Mumbai: In May last year, Anjali Damania, a pathologist, mother of two, and land-owner, received a notice from the government seeking to acquire 30 acres she owned in Kondhane village in Karjat taluka of Raigad district for a dam.
That was the 42-year-old’s introduction to the murky world of politicians, bureaucrats and contractors.
Today, Damania is making headlines as a whistleblower, having added a twist to the ongoing tale of state deputy chief minister Ajit Pawar’s resignation over allegations of corruption and favouritism in awarding contracts for irrigation projects.
Pawar is part of the Nationalist Congress Party, which, along with the Congress, rules the state. The Congress’ Prithviraj Chavan is the chief minister.
Damania has alleged that Bhartiya Janata Party (BJP) president Nitin Gadkari colluded with union agriculture minister and Nationalist Congress Party (NCP) president Sharad Pawar to suppress the alleged irregularities related to irrigation projects.
In a press conference on Wednesday in Mumbai, she claimed that when she had approached Gadkari to help her to expose corruption in the irrigation department, Gadkari had bluntly refused.
Gadkari issued a statement on Wednesday, saying he never met Damania.
She also alleged that Gadkari tried to prevent BJP’s national secretary Kirit Somaiya from filing a public interest litigation in the Bombay high court in the multi-thousand crore irrigation scam which is now being christened Maharashtra’s “Watergate”.
Gadkari’s counsel S.S.Shamshery has sent a legal notice to Damania asking her to retract her statements and offer a public apology for defaming his client, who would otherwise take legal action.
In the notice, Shamshery said Gadkari had no business dealings with Sharad Pawar and it was the BJP’s state unit that first exposed irregularities related to irrigation projects.
Another person who has played a crucial role in exposing the alleged scam in the irrigation department is chief engineer in the irrigation department and head of Maharashtra Engineering Research Institute (MERI), Vijay Pandhare.
Pandhare’s 15-page letter to governor K. Sankaranarayanan, chief minister Prithviraj Chavan and secretary of irrigation department Eknath Patil gave details of how, out of Rs.70,000 crore spent on irrigation projects, nearly Rs.35,000 crore was either wasted or pocketed by a nexus of politicians, bureaucrats and contractors.
Pandhare has not been reachable after news of Ajit Pawar’s resignation broke out and NCP activists have been burning his effigies at various places.
Girish Kuber, political analyst and editor of Marathi newspaper Loksatta, said, “For the last decade-and-a-half, Maharashtra’s economy and polity has become ‘of the contractors, by the contractors, for the contractors’”. Not a single infrastructure project is undertaken with public good in mind but seen as an opportunity to make money, he added.
For Damania, it wasn’t long before a private cause became a public one.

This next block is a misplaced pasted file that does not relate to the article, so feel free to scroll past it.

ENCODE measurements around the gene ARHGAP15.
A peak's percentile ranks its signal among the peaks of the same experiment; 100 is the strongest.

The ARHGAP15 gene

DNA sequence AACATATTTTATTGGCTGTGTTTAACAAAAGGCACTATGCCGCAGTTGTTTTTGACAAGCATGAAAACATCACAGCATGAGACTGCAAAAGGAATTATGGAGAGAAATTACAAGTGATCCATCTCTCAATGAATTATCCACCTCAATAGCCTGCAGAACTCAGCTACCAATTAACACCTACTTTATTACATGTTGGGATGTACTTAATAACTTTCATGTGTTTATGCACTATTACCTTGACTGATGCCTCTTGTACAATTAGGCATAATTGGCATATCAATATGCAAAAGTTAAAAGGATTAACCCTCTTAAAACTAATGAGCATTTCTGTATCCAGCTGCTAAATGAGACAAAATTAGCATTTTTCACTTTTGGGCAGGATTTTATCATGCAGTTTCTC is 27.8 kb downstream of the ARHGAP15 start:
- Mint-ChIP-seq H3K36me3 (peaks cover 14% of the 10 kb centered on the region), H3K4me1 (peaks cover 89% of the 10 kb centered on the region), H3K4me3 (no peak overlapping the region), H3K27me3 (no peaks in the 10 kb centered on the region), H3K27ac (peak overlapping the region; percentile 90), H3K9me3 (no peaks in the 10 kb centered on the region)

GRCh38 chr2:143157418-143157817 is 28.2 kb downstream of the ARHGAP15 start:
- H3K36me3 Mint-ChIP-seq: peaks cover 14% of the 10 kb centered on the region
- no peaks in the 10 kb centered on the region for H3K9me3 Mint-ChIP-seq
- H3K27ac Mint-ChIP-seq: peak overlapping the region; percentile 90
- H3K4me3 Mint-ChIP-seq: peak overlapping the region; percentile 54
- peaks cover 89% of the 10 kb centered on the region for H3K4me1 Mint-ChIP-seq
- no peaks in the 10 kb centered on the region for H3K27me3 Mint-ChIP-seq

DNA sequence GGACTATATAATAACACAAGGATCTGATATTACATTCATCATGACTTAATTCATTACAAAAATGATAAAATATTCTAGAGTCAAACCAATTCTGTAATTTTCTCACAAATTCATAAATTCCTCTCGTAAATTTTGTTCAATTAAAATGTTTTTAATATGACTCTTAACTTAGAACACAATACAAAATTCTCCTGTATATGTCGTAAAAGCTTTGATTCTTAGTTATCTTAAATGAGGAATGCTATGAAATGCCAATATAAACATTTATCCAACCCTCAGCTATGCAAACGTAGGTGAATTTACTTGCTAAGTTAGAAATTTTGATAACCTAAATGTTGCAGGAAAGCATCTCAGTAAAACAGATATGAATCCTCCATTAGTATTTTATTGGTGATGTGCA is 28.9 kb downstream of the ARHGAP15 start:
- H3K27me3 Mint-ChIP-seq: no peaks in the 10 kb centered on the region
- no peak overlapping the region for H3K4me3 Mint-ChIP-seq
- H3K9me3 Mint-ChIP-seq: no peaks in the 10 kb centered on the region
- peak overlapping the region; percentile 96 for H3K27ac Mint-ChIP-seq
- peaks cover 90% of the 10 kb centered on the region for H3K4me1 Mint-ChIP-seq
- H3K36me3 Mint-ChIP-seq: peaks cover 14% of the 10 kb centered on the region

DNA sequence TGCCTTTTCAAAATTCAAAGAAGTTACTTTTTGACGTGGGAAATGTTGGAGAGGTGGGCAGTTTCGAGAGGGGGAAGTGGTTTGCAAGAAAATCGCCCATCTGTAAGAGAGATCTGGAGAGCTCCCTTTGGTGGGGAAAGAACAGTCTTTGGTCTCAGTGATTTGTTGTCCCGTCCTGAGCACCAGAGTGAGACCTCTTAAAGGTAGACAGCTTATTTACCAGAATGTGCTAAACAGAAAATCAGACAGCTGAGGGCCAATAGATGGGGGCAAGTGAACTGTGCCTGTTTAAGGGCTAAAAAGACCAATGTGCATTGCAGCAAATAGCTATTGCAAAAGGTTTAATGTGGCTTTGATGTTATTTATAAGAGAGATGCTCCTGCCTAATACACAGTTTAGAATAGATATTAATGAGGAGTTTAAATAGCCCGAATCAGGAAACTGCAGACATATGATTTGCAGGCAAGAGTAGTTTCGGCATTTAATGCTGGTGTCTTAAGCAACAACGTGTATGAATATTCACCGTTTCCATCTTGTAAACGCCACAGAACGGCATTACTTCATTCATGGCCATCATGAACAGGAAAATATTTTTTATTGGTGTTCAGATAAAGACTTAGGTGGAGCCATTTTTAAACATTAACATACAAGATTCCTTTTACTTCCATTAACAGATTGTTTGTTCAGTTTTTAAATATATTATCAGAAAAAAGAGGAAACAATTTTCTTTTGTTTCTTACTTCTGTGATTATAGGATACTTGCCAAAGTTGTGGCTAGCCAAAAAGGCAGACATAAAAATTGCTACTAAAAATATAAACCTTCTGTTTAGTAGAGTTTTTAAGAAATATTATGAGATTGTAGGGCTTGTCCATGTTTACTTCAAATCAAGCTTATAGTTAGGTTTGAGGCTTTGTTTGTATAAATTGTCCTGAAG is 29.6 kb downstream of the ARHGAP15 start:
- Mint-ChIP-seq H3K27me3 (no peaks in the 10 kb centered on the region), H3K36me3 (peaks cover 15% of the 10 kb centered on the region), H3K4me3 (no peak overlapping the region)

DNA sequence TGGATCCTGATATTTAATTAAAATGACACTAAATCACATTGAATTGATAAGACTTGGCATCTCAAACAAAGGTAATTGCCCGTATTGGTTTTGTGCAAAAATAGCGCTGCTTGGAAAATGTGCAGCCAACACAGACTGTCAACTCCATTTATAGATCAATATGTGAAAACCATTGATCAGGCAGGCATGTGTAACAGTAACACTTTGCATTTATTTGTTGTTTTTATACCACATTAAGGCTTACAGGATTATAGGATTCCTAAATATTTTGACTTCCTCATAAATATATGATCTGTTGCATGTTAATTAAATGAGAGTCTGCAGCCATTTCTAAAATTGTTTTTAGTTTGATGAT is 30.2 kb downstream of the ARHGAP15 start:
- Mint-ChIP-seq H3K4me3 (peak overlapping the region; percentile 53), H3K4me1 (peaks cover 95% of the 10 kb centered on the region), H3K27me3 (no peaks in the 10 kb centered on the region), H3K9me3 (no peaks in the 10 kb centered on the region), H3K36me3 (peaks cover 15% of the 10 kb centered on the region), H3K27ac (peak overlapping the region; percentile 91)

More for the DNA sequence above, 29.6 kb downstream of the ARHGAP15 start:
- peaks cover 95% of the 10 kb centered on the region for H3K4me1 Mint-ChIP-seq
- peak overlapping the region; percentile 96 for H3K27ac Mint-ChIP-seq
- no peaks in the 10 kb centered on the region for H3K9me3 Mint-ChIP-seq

Through an application filed under the Right to Information (RTI) Act she found out that the cost of the Kondhane dam project had risen from Rs.56 crore to Rs.328 crore and that too after the contract for the project had been awarded. The reason cited by the government was that it had decided to increase the height of dam from 39 meters to 71 meters.
This increased her determination to probe the scam. She similarly discovered that the cost of Kalu dam in Thane district had more than doubled—from Rs.640 crore to Rs.1,400 crore; that of the Balganga dam at Pen in Raigad district had increased three-fold—from Rs.420 crore to Rs.1,320 crore; and that of the Shai dam in Thane district, from Rs.410 crore to Rs.1,339 crore.
Her efforts resulted in threats over the phone, but her initially reluctant family started supporting her after her father-in-law was inspired by a TV programme on the plight of farmers who had lost their land to dams.
Damania went ahead and forced officials of the Konkan Irrigation Development Corporation (KIDC) to give her information by threatening to protest in the office of KIDC itself.
Mayank Gandhi, president of the Mumbai chapter of India Against Corruption (IAC) said, “Damania approached us and told us about her personal experience with the irrigation department. We sensed a big scam and encouraged her to file RTI applications. Our activists worked closely with her to make sense of all the documents she had received under RTI and from other sources and build a strong case.”
After gathering enough ammunition, Damania met chief minister Chavan. Soon after, work on the Kondhane dam stopped and the chief minister ordered an investigation into the functioning of the irrigation department, a move that almost cost him his job at the NCP’s behest. That storm passed, but it was, in many ways, the beginning of the current crisis in Maharashtra.
“Whether it is corruption or social evils like female foeticide, the role of whistleblowers is extremely important and is very important for the society and media to stand firmly behind such people as these people act as purifiers in our corrupt system,” said high court lawyer and human rights activist Asim Sarode.